LLRR - < = >

This EP by Ky­oto group LLRR is a re­al treat! Post punk that's si­mul­ta­ne­ous­ly catchy and abra­sive, of­ten dance­able, some­times lean­ing to­wards math rock struc­tures and old­school no-wave-funky in oth­er places. A rock-sol­id rhythm sec­tion cre­ates the ide­al space for gui­tarist Yuzu­ru Sano's un­ruly yet of­ten quite melod­ic erup­tions of noise to un­fold as well as the hyp­not­ic chants by vo­cal­ist Mi­na­mi Yoko­ta, the lat­ter be­ing in­ter­wo­ven in­to the rhyth­mic foun­da­tion to a de­gree sel­dem heard from con­tem­po­rary groups.

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Trigger Cut - Rogo

On their sec­ond LP, noise rock/​postcore trio Trig­ger Cut con­sid­er­ably raise the en­er­gy lev­el with­out sac­ri­fic­ing much of the pre­ci­sion work, so­phis­ti­cat­ed struc­tures and arrange­ments we've al­ready wit­nessed on their de­but al­bum. Es­pe­cial­ly in the first half there are some se­ri­ous Jaw­box and Bas­tro vibes go­ing on. In the past i'd have told you that Ralf Schaarschmidt's cur­rent and past bands are among the very best the ger­man noise rock scene has to of­fer but hon­est­ly, at this point, even world­wide there aren't that many groups op­er­at­ing at their lev­el.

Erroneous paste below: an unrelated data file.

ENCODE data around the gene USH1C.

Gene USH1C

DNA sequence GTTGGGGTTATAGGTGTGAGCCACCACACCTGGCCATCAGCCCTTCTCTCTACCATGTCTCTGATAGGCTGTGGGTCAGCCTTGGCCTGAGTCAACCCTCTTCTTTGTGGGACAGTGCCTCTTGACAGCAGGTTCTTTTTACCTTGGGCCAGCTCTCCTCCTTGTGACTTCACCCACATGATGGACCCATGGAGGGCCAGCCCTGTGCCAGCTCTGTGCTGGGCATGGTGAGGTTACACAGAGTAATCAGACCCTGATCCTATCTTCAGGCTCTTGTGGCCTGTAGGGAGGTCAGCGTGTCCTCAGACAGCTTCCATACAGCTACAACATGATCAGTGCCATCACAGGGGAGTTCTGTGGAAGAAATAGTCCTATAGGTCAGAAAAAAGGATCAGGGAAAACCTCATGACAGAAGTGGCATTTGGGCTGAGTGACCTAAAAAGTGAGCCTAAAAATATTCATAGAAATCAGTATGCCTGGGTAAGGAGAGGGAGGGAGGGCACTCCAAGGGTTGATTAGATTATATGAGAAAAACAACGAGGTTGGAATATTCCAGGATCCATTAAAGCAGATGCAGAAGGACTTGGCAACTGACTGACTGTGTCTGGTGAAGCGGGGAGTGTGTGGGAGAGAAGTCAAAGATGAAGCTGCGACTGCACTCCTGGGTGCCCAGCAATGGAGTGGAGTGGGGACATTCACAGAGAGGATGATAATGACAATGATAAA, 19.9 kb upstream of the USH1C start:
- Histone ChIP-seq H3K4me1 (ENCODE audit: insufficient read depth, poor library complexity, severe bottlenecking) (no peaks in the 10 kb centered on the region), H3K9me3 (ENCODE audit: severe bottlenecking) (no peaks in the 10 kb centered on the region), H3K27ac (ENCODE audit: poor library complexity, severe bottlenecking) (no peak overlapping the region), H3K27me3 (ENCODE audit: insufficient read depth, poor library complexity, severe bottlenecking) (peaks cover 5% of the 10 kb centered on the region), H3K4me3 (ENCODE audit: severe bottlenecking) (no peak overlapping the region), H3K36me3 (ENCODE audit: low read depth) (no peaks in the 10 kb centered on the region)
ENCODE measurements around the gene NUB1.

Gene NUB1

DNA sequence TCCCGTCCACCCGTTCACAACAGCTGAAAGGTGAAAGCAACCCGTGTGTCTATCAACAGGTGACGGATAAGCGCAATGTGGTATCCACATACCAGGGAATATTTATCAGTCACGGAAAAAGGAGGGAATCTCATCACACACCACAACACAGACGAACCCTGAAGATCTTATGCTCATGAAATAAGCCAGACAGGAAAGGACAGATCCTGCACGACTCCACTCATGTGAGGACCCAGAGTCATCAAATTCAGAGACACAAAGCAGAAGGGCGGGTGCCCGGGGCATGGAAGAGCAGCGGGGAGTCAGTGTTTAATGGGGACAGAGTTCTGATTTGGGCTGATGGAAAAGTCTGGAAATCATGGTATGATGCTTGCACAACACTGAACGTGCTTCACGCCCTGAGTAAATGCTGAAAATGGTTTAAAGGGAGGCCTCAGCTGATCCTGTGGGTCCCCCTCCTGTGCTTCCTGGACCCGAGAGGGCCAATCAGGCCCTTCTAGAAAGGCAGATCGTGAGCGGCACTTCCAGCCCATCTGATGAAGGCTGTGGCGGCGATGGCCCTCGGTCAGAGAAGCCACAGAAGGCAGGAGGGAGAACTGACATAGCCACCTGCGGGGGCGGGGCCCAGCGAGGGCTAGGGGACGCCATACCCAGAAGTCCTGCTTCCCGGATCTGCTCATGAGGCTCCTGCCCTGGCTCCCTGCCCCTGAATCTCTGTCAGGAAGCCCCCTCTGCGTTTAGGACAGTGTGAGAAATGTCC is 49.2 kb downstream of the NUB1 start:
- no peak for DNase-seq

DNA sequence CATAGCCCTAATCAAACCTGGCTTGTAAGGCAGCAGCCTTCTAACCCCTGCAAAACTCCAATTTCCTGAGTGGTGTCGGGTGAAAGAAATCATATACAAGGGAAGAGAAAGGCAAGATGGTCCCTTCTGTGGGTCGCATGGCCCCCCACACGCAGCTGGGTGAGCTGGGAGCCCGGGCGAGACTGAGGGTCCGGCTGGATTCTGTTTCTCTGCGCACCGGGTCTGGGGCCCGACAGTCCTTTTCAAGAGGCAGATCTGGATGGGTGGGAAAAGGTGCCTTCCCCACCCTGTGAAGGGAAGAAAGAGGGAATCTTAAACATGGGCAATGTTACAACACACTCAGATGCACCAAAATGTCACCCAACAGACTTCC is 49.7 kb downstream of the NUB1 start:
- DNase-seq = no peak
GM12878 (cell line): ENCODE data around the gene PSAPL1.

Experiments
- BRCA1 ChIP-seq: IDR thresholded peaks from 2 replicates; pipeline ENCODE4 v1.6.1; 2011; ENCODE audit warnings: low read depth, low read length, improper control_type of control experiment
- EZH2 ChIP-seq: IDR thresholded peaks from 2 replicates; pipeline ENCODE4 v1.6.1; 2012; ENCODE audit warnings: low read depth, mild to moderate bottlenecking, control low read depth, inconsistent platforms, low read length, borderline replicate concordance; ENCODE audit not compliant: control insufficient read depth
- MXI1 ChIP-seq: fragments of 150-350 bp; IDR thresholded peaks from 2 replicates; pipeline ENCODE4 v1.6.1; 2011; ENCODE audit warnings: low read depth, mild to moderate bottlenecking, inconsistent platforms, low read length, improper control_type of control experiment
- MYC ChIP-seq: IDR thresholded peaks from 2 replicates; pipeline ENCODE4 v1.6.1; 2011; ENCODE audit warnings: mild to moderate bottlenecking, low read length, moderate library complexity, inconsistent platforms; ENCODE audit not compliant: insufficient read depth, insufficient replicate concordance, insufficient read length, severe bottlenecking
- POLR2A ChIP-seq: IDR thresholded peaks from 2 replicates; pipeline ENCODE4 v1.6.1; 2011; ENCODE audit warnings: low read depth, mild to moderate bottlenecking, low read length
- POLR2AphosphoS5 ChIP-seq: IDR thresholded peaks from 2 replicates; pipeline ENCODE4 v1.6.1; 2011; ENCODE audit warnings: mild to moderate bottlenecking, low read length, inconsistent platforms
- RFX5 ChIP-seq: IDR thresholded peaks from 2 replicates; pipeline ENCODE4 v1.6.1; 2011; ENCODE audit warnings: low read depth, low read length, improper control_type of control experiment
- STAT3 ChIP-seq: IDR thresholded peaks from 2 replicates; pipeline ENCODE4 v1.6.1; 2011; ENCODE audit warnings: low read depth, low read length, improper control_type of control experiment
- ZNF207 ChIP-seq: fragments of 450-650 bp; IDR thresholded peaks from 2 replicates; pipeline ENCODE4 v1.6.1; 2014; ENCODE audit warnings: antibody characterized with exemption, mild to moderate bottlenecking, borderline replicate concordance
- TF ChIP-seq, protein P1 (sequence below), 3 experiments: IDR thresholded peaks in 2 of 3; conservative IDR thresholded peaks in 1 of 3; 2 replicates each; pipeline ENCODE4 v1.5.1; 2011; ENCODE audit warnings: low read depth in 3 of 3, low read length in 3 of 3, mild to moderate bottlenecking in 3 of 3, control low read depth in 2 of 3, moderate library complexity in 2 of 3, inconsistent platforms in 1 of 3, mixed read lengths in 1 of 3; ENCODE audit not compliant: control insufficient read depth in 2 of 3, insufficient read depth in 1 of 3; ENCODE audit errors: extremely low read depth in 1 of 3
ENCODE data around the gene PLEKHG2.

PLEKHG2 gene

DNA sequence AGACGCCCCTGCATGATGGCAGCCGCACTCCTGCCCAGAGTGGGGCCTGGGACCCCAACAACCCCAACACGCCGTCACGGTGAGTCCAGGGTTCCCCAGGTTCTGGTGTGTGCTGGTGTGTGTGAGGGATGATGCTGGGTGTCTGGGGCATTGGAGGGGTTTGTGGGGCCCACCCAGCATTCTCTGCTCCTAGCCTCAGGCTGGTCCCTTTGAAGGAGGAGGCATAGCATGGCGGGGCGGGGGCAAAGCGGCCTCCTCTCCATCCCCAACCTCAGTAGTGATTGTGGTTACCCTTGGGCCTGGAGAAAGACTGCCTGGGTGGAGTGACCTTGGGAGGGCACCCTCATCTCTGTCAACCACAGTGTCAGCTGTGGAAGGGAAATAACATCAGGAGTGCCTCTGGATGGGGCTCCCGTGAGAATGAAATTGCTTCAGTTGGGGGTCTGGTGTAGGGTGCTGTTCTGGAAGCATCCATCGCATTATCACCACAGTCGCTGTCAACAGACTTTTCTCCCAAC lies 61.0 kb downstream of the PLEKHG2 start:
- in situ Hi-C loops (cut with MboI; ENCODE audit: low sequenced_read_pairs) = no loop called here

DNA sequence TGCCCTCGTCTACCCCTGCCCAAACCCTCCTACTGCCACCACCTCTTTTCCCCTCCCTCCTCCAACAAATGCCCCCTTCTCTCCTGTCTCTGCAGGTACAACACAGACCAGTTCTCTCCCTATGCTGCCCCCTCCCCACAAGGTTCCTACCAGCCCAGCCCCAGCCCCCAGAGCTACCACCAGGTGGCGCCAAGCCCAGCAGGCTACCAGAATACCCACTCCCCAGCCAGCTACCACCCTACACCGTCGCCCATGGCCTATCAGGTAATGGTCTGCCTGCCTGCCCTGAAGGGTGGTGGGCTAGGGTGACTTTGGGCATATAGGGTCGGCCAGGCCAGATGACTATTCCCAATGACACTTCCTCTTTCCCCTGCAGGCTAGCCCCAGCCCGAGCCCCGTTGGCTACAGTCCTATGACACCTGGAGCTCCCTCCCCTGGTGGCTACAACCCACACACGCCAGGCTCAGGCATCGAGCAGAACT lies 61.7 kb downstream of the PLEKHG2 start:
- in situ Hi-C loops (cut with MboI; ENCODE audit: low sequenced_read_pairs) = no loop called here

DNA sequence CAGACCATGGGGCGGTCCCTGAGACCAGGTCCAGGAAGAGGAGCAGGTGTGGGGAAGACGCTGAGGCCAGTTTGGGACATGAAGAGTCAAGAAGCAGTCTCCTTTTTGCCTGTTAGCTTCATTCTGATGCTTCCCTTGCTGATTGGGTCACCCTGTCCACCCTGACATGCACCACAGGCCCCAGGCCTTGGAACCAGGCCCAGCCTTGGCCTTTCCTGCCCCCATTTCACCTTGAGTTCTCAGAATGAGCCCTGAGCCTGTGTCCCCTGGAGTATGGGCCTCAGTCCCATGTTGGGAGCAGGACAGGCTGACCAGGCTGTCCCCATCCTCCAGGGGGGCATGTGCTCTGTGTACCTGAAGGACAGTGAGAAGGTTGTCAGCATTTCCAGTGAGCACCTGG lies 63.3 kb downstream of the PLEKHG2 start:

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Shifting - It Was Good

Hav­ing on­ly re­leased one 7" be­fore, the ma­tu­ri­ty of this Dublin group's de­but al­bum is quite stun­ning - noth­ing less than a ful­ly re­al­ized, ver­sa­tile and in­ven­tive take on Noise Rock, Post­core and Math Rock clear­ly tak­ing some cues from clas­sic 90's and ear­ly 00's acts like Un­wound, Bas­tro, Chavez, Fro­dus, some ear­ly Shel­lac, while still stand­ing on its own two feet. In the cur­rent genre land­scape, Mul­ti­c­ult might al­so be a some­what use­ful com­par­i­son.

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Luggage - Shift

With their third Al­bum, Chicago's Lug­gage de­liv­er a seam­less con­tin­u­a­tion of the qual­i­ties es­tab­lished on their 2017 ef­fort Three, even dou­ble down on those. Fit­ting­ly and un­mis­tak­ably record­ed at Elec­tri­cal Au­dio, a brit­tle, of­ten crawl­ing sound in the rough area of Noise- and Math Rock, Post- and Slow­core al­lows it­self am­ple time to un­fold and sounds a lot like their home­town in the late 80s to 90s. Or, at dif­fer­ent points, like a more straight­for­ward Shel­lac, slow mo­tion Tar, much loud­er Slint or an even more bleak vari­ant of Codeine.

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